Technology has always come naturally for me so a career in the IT industry seemed like the best opportunity. I have since held titles like Lead Support Engineer and Software Developer. Although technology is what I’m good at, what I truly love is spending time outdoors, exploring the natural world, and traveling.
For most of my life, …
I have been back in my home country of Canada for about four months, now I have two more weeks to go before I leave again. It has been great to be back home, but I think I enjoyed it more because I know it is not permanent. My wife and I have not made any roots and have not anchored ourselves to a lifestyle we don’t want. The greatest insight I have discovered is that life is fantastic.
Sometimes it is easy to forget just how good we have it. Several friends and relatives have recently undergone major medical surgeries. I have heard many complaints about how far they had to drive to get to the hospital, how long the waiting lists were to get a hospital bed, how many times their surgeries had been postponed, how late the doctor was, etc.
I understand people under-going life threatening operations are under huge amounts of stress and want to get out the hospital as soon as possible, however I think they may be over-looking how lucky they are to be in a rich developed country with amazing technological advances and medical knowledge. Canadians in particular should …
I am constantly discovering people who are not happy with their careers and are looking for something more interesting to do with their lives. Jason Demant and Sharon Duckworth are two people that share my philosophy on life. The time to experience life and travel the world is now. As Jason and Sharon have found, once you begin you may never want to go back. They share some of their experiences and advice in this interview.
We’re both 26 and originally from northern California. We met in college at the University of California, Santa Cruz (go slugs!). We both graduated and independently moved to the Silicon Valley. Jason worked for Seagate Technology for almost five years in a few different positions: project manager, finance and finally marketing. Sharon worked at a gym teaching kids motor-development skills originally, but ended up selling out and joined a commercial real estate company.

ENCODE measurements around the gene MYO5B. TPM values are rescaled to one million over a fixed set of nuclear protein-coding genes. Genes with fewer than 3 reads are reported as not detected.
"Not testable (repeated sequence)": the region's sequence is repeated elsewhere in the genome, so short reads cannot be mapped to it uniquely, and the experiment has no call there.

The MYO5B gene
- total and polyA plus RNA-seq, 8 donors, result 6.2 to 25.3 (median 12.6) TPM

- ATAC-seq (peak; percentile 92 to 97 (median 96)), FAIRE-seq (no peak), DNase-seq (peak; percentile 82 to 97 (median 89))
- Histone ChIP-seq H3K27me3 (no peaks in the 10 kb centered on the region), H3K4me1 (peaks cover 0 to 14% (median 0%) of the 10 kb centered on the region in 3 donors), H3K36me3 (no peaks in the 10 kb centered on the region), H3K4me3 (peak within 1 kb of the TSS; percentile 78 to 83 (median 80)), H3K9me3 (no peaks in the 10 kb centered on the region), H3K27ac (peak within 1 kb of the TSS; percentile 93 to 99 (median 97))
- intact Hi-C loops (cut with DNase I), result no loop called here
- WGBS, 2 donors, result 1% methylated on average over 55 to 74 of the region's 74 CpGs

We always knew we wanted to travel, but weren’t planning on leaving until October 2010. When the economy started going downhill, we started really pumping up our savings to leave sooner rather than later. Last October we left and have been traveling around …
In a recent email, a reader of this blog asked me how I became so successful. He read in one of my posts about how I moved to Japan on one week’s notice with no job, no work visa and only $1000 to my name and later became a jet-setting global rock star celebrity. (Okay, I added the ‘jet-setting global rock star celebrity part ‘ for added effect. :-))
The short answer is … I am not successful. Most people, myself included, tend to glamorize or even exaggerate successes and hide set backs or negative aspects of their lives. Don’t believe everything you read or hear because you are only getting the positive side of the story.
I am not rich. I am not famous. I am not particularly smart or talented either. I am just an ordinary person that is not afraid of hard work. When I arrived in Japan more than 13 years I worked a lot to save money and pay down debt. I worked two English teaching jobs and a bar job.
A couple of years later I started teaching private students in my …
My wife and I made it out of Japan. It has been almost one year since my wife and I made a one year plan to leave Japan and begin a new career. We did it!
It was a lot of work and will still require a massive effort to keep moving forward but we committed and made it happen. We sold our business and car. Got rid of most of our possessions. Cleared out our house and started to get it ready to rent out. In particular, the last few weeks prior to departure were extremely busy and stressful.
Getting all the necessary paperwork, finishing up everything in Japan and liquidating all of our possessions was a phenomenal amount of effort. It was much more work then we imagined. The last week was the most stressful. So many things had to be done that we were sleeping for only a few hours per day. After a couple weeks of sleep deprivation and a 9 hour stop-over in Tokyo, it took about a week to get back to a regular sleep pattern. I will be more regular with my …